*** where would I find this amusing piece?
:-)
Natalie
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I wonder if that guy is sitting on the dole queue next to the guy from Decca Records who said the Beatles were a fad and guitar groups were on the way out?
Charles of Schaumburg
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On Sep 25, 7:13 pm, "Wickeddoll"

http://www.caranddriver.com/features/9523/road-test-opel-kadett-l-station-wagon.html
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"Lloyd" "Wickeddoll"

http://www.caranddriver.com/features/9523/road-test-opel-kadett-l-station-wagon.html
Thanks!
Natalie
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The funniest thing is that the C&D road tests are _still_ just as bad as the one in the link above. They haven't changed a bit in all those years. ;)
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I was pointing out Ford uses its own name on most of its foreign operations, while GM uses actual "foreign" brands. And GM bought Vauxhall and Opel; they were not created by GM.
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Lloyd wrote:

Actually Opel was founding in 1863 and by 1913 was Germany's largest automobile company. GM bought controlling interest in 1929 and increased it's ownership to 100% in 1931. Thus for 50 years Opel was independent of GM.
Holden's founding goes back to a saddle making company in 1856 which evolved into a body factory (much like Fisher bdoy in the US). GM bought Holden in 1931.
Vauxhall has a similar history having been founded in 1857 and bought by GM in 1925.
Post WW-1 GM was in a position to expand by buying up foreign competitors at a time when those companies were struggling to recover. By 1931 in the middle of the great depression GM did some buying on the cheap.
Just setting the record straight.
http://en.wikipedia.org/wiki/Opel
http://en.wikipedia.org/wiki/Holden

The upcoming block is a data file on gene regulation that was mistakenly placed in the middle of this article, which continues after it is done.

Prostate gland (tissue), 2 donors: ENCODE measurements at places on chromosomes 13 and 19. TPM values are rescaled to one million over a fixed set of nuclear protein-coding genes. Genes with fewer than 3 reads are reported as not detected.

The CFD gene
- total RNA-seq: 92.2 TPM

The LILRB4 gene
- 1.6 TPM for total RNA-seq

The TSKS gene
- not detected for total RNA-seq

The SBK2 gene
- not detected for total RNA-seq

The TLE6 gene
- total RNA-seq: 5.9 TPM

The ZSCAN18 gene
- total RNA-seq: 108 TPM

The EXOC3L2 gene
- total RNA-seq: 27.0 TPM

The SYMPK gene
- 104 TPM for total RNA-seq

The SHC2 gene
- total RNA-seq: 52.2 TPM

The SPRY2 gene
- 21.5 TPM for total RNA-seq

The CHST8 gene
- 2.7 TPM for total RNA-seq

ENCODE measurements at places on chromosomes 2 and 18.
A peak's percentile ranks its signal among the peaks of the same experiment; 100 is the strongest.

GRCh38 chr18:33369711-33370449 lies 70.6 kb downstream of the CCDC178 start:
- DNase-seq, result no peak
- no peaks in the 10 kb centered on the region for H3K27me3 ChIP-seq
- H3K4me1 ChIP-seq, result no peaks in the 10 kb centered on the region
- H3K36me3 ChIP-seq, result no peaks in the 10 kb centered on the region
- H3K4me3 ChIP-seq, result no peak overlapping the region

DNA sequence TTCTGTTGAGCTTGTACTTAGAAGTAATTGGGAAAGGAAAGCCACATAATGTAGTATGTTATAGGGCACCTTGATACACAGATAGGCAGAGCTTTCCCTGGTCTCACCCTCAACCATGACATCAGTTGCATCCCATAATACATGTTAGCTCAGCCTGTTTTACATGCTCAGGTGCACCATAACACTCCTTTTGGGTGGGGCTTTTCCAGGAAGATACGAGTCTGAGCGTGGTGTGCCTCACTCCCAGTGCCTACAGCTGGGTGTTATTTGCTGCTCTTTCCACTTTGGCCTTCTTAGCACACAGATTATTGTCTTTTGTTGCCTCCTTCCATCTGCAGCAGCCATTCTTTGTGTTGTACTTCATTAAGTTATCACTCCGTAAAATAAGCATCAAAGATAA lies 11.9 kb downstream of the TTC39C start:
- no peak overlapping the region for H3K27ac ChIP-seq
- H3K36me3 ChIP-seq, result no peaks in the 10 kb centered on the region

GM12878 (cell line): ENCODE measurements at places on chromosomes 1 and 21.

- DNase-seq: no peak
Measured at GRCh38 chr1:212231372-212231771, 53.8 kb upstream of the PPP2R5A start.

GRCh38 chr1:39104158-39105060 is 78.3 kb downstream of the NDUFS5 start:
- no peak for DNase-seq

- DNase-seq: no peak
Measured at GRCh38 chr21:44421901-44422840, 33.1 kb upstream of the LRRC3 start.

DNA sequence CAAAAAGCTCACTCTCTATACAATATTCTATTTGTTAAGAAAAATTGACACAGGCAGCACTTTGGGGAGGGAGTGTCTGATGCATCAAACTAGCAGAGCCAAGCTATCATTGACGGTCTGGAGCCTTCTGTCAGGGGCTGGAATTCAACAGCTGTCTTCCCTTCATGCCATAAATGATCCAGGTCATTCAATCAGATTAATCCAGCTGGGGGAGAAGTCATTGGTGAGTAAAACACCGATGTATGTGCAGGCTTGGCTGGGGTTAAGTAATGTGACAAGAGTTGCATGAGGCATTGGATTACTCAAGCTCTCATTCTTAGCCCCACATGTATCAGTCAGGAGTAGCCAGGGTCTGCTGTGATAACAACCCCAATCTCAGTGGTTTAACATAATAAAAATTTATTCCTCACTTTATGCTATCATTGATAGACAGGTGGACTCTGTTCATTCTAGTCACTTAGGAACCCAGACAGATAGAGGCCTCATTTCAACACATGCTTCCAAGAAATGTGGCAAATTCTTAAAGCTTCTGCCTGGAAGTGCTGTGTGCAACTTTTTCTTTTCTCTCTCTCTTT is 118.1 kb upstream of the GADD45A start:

http://en.wikipedia.org/wiki/Vauxhall_Motors
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wrote:

Ford bought Lincoln, Aston-Martin (now mostly sold), Land Rover, Jaguar, Volvo, and a controlling interest in Mazda. Mercury was created, not bought. I agree that the bulk of Ford products are sold under the Ford brand name, although there are exceptions.
Ed
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Natalie, The Fusion is a Ford, think about it. Ford=Cheap POC. The last Ford I owned was a '98 Mustake - what an over-rated POC that was, built Ford cheap. Fords are cheaper to buy (but not to own), that's all they have going for them (besides heavy marketing). Of the worst cars ever made Ford has probably made most of them. Two of the most recent that come to mind are the roll-over Explorer and flaming Crown Victoria. Considering that Ford is joined at the hip with Mazda, I suggest you avoid them, too.
I was once a GM mechanic, eventually NIASE double-gear certified (only meaningful to professional mechanics). Our Saturn Sky, which is really a Opel GT, is the first GM car I have owned in over 25 years - it's my wife's car (wish me good luck with it). The Sky's gas mileage is disappointing. I have rented a couple of Chevy Cobalt LS cars lately and was really impressed with their gas mileage. Not sure how the car itself would hold up over the long haul, but I would be tempted to buy one.
It seams everyone slams Dodge, but I have had the best luck with my '98 Dodge Stratus. It has the Mitsubishi 2.5L V6 engine (a derivative of the 3.0L V6) and has been very good to me. It now has over 138,000 miles on it and still gets me over 31 MPG on the highway. I do take good care of it.
If you take care of a car, it will take car of you. This is probably true of Ford, but I seriously doubt it. I suggest that you wait and see on the Fusion, or any Ford for that matter.
Gyz

--
Gyz

07 Saturn Sky 2.4L I4